Still Paying the Bill for Vietnam Story of Five Men from Academy to War to Iran-Contra Affair

By Reviewed Marty A. Marty | St Louis Post-Dispatch (MO), July 23, 1995 | Go to article overview

Still Paying the Bill for Vietnam Story of Five Men from Academy to War to Iran-Contra Affair


Reviewed Marty A. Marty, St Louis Post-Dispatch (MO)


THE NIGHTINGALE'S SONG By Robert Timberg 544 pages, Simon & Schuster, $27.50

AN EXTRAORDINARY combination of circumstances cast five graduates of the U.S. Naval Academy as players in a great national drama - a musical, as the metaphor in this book's title would have it. Others in the cast played vital roles, most importantly the "Nightingale," whose absence while present was as consequential as his presence while absent.

In Robert Timberg's libretto, the craftiness of the Nightingale's protectors, the consummate lying skills of one of the five singers of the Nightingale's song and the genius of another in the art of strategic memory failure, kept a national embarrassment from becoming a full-blown disgrace. Had the public been aroused instead of dully indifferent, the drama's climax - the Iran-Contra affair - would have made presidential impeachment plausible, if not inevitable.

The five characters from the Naval Academy were Robert McFarlane and John Poindexter, both of whom held successive positions in the military and the Reagan administration that led to their appointments as National Security Adviser; John McCain, a prisoner of war in Vietnam for more than five years and later a representative and senator from Arizona; Jim Webb, a novelist, veterans' advocate and Secretary of the Navy; and Oliver North, a military officer on the staff of the National Security Council who stretched every leash beyond its limits.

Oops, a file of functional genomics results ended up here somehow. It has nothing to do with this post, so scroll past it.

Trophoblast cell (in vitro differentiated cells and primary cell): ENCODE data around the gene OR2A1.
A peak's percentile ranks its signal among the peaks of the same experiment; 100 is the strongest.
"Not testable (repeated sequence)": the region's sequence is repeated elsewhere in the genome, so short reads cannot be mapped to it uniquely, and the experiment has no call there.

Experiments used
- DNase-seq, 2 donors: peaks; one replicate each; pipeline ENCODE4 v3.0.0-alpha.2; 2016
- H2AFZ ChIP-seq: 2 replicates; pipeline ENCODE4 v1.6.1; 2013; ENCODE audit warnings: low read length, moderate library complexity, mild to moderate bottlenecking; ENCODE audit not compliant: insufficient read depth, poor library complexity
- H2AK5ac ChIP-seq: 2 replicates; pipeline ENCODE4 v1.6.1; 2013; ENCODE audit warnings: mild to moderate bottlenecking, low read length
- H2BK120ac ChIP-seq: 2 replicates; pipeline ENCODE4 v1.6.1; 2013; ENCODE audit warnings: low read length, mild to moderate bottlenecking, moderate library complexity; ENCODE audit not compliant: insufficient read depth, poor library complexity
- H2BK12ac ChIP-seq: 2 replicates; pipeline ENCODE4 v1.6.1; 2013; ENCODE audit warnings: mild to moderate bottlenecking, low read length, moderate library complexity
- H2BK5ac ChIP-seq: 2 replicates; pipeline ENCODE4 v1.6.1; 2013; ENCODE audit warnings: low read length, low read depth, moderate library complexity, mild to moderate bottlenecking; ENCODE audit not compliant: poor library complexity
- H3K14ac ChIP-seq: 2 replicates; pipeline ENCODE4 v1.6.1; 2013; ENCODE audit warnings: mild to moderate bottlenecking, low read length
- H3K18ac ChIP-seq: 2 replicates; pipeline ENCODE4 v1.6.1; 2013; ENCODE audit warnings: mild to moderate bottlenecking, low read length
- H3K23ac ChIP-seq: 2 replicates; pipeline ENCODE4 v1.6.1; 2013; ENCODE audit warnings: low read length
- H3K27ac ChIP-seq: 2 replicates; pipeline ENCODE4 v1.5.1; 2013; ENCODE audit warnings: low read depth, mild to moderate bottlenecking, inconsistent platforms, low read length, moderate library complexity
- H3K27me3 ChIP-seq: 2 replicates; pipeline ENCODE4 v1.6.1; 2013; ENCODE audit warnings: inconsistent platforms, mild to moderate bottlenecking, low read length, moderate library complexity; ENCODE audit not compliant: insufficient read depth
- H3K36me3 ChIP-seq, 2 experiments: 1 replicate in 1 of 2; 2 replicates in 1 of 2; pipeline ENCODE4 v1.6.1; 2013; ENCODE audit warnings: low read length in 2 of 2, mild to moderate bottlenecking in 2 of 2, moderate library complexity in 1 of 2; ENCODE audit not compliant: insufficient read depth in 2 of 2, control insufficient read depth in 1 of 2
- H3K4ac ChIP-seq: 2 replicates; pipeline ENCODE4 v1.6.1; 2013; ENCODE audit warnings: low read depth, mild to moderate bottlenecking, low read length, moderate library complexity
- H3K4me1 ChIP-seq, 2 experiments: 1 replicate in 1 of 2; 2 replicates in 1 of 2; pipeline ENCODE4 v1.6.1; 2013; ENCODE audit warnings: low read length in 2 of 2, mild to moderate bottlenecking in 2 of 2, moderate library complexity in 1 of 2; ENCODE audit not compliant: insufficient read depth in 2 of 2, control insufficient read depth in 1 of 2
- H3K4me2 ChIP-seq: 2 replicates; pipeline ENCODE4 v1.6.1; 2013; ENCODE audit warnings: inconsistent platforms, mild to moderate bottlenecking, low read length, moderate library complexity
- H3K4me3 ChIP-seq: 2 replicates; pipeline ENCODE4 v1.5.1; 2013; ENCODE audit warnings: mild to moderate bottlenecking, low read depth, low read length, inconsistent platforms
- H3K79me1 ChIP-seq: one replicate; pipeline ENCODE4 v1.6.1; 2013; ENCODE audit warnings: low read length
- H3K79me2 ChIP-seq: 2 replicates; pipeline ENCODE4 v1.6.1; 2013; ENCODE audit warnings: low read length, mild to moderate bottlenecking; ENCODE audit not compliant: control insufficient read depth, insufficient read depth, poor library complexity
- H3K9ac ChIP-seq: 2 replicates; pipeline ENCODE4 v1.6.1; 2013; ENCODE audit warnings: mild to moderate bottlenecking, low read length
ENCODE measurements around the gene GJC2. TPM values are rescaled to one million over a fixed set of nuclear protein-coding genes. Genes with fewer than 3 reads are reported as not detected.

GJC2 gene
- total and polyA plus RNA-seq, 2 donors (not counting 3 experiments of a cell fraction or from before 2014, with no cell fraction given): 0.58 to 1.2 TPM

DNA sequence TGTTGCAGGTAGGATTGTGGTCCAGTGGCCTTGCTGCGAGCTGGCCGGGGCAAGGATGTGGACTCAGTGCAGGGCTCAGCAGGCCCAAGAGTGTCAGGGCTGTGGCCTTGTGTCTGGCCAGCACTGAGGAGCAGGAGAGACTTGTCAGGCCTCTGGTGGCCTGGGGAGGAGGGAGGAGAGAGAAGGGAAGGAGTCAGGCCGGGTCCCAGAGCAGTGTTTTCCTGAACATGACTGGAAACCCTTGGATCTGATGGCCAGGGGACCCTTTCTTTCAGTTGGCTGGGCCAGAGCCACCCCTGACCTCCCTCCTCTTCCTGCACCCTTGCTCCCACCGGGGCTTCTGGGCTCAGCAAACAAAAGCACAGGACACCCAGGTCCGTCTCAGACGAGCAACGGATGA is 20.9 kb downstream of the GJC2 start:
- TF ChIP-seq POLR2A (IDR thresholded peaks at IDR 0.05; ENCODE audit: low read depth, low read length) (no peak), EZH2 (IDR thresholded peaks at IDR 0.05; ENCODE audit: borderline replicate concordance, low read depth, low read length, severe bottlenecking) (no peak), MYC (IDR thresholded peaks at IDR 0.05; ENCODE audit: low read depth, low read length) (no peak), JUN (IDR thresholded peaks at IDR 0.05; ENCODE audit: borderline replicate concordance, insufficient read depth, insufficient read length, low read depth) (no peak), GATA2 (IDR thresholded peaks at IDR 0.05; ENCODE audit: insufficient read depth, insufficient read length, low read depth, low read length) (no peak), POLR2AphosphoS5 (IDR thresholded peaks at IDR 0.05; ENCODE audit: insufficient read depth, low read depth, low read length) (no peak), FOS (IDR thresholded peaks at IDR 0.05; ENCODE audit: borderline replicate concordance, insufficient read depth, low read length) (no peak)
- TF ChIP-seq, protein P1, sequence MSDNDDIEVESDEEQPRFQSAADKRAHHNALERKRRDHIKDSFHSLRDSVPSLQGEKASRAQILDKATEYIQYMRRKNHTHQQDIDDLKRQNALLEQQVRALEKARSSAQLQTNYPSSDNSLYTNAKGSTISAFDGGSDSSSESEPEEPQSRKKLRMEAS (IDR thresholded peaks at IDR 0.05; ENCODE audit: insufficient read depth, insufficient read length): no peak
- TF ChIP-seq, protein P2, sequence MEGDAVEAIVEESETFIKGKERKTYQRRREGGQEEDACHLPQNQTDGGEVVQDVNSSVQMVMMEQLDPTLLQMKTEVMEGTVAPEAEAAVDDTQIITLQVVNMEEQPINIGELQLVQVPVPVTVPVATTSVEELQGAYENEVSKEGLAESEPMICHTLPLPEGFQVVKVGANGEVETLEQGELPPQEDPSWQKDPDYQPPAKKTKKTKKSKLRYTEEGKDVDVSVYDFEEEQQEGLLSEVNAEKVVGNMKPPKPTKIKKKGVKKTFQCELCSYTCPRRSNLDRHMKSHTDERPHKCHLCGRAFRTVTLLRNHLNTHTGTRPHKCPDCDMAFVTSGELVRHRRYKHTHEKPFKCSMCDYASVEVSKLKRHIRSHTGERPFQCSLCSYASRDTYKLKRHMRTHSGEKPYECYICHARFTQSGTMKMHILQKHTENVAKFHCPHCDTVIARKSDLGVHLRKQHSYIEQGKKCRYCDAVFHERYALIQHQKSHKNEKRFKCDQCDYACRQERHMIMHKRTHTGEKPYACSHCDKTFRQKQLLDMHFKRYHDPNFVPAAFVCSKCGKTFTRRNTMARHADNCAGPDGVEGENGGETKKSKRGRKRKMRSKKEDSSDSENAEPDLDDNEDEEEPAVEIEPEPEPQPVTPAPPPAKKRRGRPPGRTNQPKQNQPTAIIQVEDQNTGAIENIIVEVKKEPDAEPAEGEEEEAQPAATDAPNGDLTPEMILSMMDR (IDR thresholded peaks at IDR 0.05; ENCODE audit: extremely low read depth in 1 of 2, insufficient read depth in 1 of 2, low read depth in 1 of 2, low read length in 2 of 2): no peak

To begin the tale of this quintet's coming together in Iran-Contra episodes of the 1980s, Timberg traces each member's origins to his hometown. Then come stories of their exploits at Annapolis. That Timberg himself graduated from the academy, after McCain, McFarlane, and Poindexter and before Webb and North, gives the stories an insider's touch. Although Timberg overlapped for one year with North, he says he never met him or any of the others until he began to cover their activities in the 1980s as a reporter for Baltimore newspapers.

The defining moments for each of the six Annapolis graduates (including Timberg) came during the Vietnam War. Their experiences, Timberg says, "illuminate a generation, or a portion of a generation - those who went." Each in his own way, he says, "stands as flesh-and-blood repository of that generation's anguish and sense of betrayal." They believed America, until then, to be "a seemingly unassailable certainty." The events that followed in their lives and the nation's, Timberg suggests, were at least in part the bill for Vietnam coming due. …

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